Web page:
As water level recedes, people in Bihar return to their homes which no longer exist

Just a few days back people living in Naruar village lived regular lives. The intertwining night of June 13-14 changed everything when flood water gushed into their village and washed away everything that came in its way, including the cement and brick structures -- their homes -- and all their belongings. After water level receded, they came back to their "homes" to look for their belongings ranging from bikes to cattle, clothes, furniture, utensils and important documents

Mithilesh DharMithilesh Dhar   24 July 2019 11:04 AM GMT

Magan Mandal had a dream. He used to play DJ in weddingsthat were organised in his village and was quite popular. In order to expand his business, he spent Rs 2 lakh and bought good quality DJ-ing paraphernalia.

On the night of July 13, flood water gushed into his village and his house collapsed. All his belongings got washed away. The next day he found his speaker lying somewhere, half submerged in water. It's defuncted now. He couldn't even find rest of the equipment.

"I was earning well. I returned from Mumbai and wanted to start something of my own. Now I don't know what to do," said Magan.

Magan Mandal's speaker was found submerged in water. Pic: Abhishek Verma

( Magan lives in Naruar village in Jhanjharpur block in Bihar's Madhubani district.On the intertwining night of July 13 and 14, at around 12 30 am, they came face to face with death when the western embankment of Kamla Balan breached under pressure from the rising flood waters and inundated the village, washing away everything that came in its way, including the cement and brick structures -- their homes -- and all their belongings.

Just a few days back these villagers lived ordinary lives. That night changed everything. Lanes and by-lanes where children used to play are inundated with flood water. The village is a ghost town now. People have moved to relief camps. They come back to the village to look for their belongings ranging from bikes to cattle, clothes, furniture and important documents.

Sandeep Kumar, 28, an electrician, was in Patna on that fateful night. His house didn't collapse, but he lost all his belongings.

"Our neighbours saved my mother, but we lost our belongings. Her sarees and other important stuff were kept in a box, I came looking for that. All I have found is some books and notebooks," he said.

Sandeep sitting in front of his house. Pic: Abhishek Verma

A Around 76.85 lakh people in 12 districts of the state have been affected because of floods with over 1.15 lakh sheltered in 131 relief camps. The death toll has reached 105. According to the state Disaster Management Department, Sitamarhi and Madhubani districts are the worst affected.

Naruar village in Madhubani district is the worst affected. More than 40 houses got washed away. When we reached this village, few villagers were loading their belongings onto an auto.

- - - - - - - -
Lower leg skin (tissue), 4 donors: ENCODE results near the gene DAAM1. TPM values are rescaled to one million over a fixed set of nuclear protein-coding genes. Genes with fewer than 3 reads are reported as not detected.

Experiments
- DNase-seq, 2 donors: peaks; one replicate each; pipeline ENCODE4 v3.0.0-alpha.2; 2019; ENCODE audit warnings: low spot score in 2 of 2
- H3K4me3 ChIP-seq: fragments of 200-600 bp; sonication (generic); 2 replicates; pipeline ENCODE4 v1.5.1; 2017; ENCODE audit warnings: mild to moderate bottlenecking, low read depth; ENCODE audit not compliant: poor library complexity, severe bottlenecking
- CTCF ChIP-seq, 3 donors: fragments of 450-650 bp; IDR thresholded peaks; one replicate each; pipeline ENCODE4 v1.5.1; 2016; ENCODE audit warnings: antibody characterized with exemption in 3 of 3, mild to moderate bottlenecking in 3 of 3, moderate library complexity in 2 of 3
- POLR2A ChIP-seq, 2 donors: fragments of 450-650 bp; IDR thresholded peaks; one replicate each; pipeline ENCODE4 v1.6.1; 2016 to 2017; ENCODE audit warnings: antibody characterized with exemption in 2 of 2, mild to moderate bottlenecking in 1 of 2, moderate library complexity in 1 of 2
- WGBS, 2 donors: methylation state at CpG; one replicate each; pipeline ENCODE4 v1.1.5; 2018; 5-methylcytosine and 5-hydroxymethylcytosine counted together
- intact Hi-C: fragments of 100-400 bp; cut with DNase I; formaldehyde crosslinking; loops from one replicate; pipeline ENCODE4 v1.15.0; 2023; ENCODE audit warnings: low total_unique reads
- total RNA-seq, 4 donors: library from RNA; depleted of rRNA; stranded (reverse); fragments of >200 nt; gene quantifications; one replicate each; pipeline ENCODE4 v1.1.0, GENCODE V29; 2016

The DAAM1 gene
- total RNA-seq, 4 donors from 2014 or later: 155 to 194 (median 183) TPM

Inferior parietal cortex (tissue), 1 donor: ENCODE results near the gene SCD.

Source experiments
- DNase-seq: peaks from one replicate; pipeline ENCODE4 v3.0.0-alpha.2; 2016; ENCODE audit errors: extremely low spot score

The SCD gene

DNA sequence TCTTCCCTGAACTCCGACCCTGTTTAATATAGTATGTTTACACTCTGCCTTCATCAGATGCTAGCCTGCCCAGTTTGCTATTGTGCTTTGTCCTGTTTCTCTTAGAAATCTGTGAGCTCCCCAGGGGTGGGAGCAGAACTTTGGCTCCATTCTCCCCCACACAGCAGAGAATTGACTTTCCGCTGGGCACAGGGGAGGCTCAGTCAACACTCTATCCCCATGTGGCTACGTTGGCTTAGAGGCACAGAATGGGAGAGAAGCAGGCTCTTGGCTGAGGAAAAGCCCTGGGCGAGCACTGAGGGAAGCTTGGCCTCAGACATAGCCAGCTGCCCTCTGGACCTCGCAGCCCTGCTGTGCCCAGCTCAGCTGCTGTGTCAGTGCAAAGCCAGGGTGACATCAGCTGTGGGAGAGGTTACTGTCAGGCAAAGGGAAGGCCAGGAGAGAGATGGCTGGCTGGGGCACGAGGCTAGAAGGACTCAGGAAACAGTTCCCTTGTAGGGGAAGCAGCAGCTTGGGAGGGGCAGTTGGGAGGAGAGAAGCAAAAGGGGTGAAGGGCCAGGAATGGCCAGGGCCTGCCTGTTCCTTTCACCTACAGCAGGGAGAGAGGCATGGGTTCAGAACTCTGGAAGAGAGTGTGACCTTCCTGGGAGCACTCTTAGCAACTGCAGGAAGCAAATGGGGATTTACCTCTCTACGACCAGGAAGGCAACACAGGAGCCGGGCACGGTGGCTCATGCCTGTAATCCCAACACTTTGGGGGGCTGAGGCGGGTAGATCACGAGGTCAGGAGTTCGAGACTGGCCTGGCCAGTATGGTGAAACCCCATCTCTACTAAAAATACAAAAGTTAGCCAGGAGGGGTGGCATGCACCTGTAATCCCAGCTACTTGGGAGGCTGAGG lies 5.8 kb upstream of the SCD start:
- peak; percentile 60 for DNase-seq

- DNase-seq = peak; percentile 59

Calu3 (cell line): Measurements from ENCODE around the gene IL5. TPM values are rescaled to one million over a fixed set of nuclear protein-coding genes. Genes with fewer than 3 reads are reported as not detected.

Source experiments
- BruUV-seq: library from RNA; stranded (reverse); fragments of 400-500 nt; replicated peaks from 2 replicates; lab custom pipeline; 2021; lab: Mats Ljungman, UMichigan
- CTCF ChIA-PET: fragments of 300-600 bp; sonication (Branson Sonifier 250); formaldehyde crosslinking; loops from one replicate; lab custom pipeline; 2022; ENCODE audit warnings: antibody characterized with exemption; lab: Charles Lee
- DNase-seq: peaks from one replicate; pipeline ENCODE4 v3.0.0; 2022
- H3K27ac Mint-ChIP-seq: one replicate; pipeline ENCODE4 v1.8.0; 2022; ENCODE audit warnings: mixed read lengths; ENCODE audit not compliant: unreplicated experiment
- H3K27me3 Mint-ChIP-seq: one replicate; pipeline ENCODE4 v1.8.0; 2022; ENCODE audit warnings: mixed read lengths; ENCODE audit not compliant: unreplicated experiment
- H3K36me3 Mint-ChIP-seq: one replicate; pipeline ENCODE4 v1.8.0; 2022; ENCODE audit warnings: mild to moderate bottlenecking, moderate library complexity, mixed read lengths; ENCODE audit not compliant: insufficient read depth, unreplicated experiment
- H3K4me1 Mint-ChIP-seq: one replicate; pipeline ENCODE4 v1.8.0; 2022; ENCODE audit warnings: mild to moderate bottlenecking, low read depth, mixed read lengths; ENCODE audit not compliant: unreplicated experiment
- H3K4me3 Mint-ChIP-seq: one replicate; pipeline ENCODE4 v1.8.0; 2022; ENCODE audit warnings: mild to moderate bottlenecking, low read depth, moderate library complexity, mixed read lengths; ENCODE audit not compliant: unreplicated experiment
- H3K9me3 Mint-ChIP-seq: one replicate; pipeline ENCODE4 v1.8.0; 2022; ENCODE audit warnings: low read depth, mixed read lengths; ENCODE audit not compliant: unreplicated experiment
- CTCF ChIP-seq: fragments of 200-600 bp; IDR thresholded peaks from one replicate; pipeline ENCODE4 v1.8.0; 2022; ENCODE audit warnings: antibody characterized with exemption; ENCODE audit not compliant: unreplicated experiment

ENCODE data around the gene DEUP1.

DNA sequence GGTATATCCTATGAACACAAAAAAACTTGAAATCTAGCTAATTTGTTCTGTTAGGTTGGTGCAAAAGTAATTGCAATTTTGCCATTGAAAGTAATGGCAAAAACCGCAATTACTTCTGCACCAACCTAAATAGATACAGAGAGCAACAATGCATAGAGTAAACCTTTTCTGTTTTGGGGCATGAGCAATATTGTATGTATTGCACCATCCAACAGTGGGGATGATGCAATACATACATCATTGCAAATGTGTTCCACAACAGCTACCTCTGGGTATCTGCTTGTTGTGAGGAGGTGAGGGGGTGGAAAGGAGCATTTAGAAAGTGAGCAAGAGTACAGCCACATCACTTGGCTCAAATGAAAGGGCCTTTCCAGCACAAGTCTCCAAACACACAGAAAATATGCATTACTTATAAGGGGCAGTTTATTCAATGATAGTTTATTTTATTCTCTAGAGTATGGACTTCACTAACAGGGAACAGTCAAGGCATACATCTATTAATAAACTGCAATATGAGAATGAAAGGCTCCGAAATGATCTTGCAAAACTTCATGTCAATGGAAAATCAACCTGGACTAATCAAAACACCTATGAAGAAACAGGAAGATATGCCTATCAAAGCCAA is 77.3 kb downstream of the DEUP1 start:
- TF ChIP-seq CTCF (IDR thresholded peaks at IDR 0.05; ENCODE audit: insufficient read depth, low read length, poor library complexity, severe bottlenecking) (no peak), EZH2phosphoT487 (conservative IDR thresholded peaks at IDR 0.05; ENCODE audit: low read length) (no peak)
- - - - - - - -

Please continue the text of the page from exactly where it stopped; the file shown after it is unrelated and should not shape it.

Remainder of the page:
Their neighbours informed us just two months back both their sons got married. "They received many gifts during the weddings, but they have lost most of them. Now they are taking the rest because the house has partially collapsed," he said.

Vinod Mandal from Jhanjhapur block used to sell vegetables in Delhi. He was building a house in his village and was planning to shift there with his wife and children, but now he is living in a plastic tent.

"This house was in the making since past five years. I have lost everything. Whatever I had saved, I invested in this house. I had bought a small LED TV from Delhi. It's of no use now. We are looking for our utensils," he said.

People loading their belongings onto an auto and leaving their village. Pic: Abhishek Verma

When we reached Janipur village in Madhubani district's Bisfi block, around 10 people were pulling out a bike from the slush of water and mud. It belonged to Pankaj Mandal, who had got it as a gift when his brother had got married.

"My brother lives in Mumbai. I got this bike when he got married. I managed to find it with great difficulty. But now it's not getting started. I will have to get it repaired, but now I don't have money. I have lost my passbook and ATM cards," he said.

Sitamarhi district, which is closer to the Nepal border, is the worst affected. More than 17 lakh people are flood-affected. Many rivers like the Jhim, Sigiyahi and Goga are still flowing above the danger mark.

When we reached Laptaha village in Parihar block, we met a couple who were desperately looking for their lost pigs. Umesh Mallu, who is a boatman, said:"I had bought 20 pigs to start a small business. I have lost all of them. We moved to a school after our house collapsed. Now that the water level has receded, I have come here to look for my lost pigs."


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